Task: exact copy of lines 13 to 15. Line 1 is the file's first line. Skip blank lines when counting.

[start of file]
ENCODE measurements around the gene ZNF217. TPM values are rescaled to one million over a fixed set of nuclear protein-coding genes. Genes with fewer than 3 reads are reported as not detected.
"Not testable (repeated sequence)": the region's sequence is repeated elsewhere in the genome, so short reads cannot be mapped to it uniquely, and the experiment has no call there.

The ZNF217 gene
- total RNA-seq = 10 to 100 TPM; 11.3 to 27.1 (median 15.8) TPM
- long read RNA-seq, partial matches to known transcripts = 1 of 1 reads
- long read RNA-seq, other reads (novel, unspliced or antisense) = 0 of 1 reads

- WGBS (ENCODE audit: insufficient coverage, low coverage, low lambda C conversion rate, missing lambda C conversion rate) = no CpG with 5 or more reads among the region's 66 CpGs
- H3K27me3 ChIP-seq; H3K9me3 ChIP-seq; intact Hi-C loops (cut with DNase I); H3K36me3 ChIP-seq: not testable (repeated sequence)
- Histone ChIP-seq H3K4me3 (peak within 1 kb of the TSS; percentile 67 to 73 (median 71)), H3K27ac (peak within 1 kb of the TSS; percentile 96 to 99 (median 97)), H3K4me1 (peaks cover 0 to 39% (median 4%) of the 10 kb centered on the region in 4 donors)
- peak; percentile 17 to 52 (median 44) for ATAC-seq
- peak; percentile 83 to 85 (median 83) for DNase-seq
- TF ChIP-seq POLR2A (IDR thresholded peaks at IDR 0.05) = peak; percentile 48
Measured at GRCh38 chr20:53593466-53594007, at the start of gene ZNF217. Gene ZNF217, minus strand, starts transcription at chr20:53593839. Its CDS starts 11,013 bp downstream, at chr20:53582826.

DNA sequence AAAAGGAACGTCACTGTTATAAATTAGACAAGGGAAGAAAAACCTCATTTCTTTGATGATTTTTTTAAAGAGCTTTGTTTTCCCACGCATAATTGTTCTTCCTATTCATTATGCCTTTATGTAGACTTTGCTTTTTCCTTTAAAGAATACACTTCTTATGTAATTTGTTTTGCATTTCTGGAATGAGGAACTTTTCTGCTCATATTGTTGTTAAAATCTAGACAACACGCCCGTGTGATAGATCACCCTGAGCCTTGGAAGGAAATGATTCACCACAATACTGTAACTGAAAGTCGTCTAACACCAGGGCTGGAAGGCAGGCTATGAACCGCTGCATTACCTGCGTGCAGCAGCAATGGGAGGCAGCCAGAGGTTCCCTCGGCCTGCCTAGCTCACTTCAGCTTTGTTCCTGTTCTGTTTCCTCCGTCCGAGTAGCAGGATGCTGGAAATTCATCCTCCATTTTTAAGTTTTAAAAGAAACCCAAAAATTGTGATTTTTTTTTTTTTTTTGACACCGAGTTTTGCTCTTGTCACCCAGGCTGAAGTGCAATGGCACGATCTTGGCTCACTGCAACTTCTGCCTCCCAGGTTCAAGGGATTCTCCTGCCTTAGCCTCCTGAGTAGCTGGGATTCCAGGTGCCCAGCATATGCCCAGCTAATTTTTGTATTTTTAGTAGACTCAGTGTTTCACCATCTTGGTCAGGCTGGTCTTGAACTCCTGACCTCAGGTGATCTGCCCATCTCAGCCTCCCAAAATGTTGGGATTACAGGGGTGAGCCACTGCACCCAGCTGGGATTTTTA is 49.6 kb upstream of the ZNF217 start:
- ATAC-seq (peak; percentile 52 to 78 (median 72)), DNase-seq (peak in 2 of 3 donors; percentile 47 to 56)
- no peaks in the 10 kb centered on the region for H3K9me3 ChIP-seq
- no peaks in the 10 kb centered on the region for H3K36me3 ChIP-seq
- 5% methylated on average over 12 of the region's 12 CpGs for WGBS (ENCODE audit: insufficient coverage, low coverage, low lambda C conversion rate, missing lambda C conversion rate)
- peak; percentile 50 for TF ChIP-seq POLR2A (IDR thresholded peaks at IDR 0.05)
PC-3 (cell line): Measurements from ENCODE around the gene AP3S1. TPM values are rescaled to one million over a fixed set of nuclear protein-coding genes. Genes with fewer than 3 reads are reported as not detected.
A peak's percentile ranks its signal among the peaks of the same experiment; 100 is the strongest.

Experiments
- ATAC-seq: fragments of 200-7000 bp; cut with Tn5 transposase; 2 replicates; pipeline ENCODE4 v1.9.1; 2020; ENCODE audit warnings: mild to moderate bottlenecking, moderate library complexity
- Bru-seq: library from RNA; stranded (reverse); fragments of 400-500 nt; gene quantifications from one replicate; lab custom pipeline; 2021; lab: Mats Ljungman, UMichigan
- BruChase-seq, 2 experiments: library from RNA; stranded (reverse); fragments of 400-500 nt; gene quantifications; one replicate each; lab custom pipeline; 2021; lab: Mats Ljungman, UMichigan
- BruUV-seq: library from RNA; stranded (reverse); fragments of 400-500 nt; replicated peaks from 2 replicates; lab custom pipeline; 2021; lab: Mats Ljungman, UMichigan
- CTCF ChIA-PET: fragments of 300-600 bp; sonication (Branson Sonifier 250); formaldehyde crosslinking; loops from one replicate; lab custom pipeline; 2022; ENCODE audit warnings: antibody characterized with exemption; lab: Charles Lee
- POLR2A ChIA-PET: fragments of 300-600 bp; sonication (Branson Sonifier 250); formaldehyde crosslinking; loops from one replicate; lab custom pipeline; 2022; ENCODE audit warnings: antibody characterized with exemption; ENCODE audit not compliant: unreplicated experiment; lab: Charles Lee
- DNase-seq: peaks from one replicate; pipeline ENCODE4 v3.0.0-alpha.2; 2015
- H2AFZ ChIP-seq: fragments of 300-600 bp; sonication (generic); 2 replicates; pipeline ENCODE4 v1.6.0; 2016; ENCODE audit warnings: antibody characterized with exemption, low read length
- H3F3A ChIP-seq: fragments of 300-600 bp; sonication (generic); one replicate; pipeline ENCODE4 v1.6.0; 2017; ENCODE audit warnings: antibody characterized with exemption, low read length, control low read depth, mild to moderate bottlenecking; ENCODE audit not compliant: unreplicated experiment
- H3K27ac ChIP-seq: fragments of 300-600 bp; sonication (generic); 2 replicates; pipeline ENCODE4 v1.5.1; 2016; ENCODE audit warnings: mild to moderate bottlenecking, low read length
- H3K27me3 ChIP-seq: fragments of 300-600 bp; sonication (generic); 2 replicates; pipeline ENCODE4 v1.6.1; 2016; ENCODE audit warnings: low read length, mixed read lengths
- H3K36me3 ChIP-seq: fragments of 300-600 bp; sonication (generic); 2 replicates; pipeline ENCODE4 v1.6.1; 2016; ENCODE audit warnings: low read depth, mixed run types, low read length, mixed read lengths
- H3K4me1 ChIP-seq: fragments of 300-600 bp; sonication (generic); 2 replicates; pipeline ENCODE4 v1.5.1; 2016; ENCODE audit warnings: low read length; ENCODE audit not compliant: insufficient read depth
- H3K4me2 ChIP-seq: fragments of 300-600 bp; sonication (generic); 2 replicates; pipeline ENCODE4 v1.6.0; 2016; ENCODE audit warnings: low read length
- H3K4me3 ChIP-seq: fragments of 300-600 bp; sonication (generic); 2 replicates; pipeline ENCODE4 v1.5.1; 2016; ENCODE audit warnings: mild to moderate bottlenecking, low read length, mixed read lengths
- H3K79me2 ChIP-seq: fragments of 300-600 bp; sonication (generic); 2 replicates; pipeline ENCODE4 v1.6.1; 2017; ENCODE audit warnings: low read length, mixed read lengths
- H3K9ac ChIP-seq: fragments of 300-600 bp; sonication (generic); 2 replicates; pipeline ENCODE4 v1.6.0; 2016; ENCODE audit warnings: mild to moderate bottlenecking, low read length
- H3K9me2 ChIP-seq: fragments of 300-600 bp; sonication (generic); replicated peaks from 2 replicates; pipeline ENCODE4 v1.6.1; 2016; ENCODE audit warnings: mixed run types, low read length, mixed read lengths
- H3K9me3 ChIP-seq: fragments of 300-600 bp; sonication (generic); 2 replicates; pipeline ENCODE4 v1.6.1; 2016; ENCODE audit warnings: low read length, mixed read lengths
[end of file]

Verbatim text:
Measured at GRCh38 chr20:53593466-53594007, at the start of gene ZNF217. Gene ZNF217, minus strand, starts transcription at chr20:53593839. Its CDS starts 11,013 bp downstream, at chr20:53582826.

DNA sequence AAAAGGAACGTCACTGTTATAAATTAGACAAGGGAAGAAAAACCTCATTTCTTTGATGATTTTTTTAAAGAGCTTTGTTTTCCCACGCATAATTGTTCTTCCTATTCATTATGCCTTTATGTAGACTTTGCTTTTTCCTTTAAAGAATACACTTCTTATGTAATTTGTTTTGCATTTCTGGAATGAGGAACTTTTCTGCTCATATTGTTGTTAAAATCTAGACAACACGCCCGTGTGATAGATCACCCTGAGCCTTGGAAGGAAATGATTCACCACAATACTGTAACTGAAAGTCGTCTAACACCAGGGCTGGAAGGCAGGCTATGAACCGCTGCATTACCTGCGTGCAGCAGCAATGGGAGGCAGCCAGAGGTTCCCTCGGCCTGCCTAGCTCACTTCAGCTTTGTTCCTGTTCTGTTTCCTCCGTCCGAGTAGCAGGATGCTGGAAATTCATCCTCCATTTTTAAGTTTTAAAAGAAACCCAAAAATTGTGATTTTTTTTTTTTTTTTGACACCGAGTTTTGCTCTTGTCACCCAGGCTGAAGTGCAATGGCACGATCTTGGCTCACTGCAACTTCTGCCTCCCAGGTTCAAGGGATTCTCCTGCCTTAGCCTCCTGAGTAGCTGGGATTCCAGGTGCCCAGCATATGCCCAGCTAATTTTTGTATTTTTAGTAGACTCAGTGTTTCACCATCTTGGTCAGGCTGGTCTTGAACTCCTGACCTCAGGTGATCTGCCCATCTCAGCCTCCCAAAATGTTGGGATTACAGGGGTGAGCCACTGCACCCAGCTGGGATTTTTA is 49.6 kb upstream of the ZNF217 start:
- ATAC-seq (peak; percentile 52 to 78 (median 72)), DNase-seq (peak in 2 of 3 donors; percentile 47 to 56)